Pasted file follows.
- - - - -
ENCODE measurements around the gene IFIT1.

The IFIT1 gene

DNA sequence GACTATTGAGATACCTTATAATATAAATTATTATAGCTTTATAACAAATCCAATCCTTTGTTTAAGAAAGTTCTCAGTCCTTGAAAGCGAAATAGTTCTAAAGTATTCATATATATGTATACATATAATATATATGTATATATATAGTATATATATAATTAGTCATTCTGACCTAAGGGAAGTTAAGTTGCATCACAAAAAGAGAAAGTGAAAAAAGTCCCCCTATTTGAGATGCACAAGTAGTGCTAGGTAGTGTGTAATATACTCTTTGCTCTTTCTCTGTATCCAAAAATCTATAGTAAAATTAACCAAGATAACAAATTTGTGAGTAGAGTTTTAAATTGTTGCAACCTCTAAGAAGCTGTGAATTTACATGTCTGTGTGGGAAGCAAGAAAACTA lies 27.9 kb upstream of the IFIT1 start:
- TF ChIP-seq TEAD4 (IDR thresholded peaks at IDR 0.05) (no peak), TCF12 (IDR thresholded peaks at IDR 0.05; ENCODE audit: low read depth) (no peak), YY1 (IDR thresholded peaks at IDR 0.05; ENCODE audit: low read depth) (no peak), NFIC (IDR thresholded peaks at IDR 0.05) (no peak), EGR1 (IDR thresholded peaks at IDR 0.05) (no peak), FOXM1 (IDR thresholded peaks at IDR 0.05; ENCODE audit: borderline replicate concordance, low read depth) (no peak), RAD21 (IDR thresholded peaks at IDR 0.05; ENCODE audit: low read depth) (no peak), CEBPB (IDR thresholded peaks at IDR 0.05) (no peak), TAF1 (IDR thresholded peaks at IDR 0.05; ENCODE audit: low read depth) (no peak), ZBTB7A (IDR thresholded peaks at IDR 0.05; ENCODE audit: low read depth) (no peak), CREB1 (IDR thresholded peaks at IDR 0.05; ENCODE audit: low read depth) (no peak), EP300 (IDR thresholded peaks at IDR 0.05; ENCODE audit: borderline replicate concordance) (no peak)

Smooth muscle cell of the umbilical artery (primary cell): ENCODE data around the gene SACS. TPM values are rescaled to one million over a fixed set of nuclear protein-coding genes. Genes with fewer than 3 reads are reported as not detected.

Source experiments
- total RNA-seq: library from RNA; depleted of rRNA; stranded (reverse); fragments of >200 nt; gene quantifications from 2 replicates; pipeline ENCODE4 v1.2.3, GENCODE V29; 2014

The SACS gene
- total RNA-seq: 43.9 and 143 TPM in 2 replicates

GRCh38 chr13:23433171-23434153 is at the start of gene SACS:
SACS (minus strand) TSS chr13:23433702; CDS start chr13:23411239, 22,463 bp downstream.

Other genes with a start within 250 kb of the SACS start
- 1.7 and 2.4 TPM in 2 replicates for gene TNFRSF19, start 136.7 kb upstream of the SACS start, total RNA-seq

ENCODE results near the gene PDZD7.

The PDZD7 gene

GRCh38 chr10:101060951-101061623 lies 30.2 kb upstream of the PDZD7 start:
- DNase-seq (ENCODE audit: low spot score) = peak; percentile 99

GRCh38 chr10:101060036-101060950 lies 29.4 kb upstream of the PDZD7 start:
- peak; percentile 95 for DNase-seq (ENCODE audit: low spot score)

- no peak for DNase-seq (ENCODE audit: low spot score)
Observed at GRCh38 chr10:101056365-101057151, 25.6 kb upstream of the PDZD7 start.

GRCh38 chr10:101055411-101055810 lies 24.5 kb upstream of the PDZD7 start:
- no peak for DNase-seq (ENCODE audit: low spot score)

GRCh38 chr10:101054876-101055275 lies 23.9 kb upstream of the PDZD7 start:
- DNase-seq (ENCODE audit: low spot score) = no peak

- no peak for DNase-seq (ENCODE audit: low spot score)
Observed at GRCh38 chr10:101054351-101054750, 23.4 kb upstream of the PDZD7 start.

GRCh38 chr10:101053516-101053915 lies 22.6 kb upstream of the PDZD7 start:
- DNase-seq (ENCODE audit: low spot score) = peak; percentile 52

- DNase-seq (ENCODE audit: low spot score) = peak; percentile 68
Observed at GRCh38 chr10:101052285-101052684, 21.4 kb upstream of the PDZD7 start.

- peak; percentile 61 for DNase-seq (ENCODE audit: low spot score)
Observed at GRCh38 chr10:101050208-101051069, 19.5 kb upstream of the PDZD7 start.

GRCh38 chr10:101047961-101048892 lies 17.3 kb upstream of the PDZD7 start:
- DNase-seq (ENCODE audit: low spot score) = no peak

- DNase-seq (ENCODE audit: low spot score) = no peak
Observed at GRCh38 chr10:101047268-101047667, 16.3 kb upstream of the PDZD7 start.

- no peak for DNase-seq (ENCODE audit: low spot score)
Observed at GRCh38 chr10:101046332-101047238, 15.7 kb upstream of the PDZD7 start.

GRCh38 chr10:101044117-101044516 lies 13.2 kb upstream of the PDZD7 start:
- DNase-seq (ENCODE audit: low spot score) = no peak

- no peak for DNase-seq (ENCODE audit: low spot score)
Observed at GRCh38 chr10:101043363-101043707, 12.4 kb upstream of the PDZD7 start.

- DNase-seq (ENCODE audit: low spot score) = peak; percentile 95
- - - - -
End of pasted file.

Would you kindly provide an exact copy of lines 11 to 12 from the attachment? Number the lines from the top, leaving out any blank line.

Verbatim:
SACS (minus strand) TSS chr13:23433702; CDS start chr13:23411239, 22,463 bp downstream.

Other genes with a start within 250 kb of the SACS start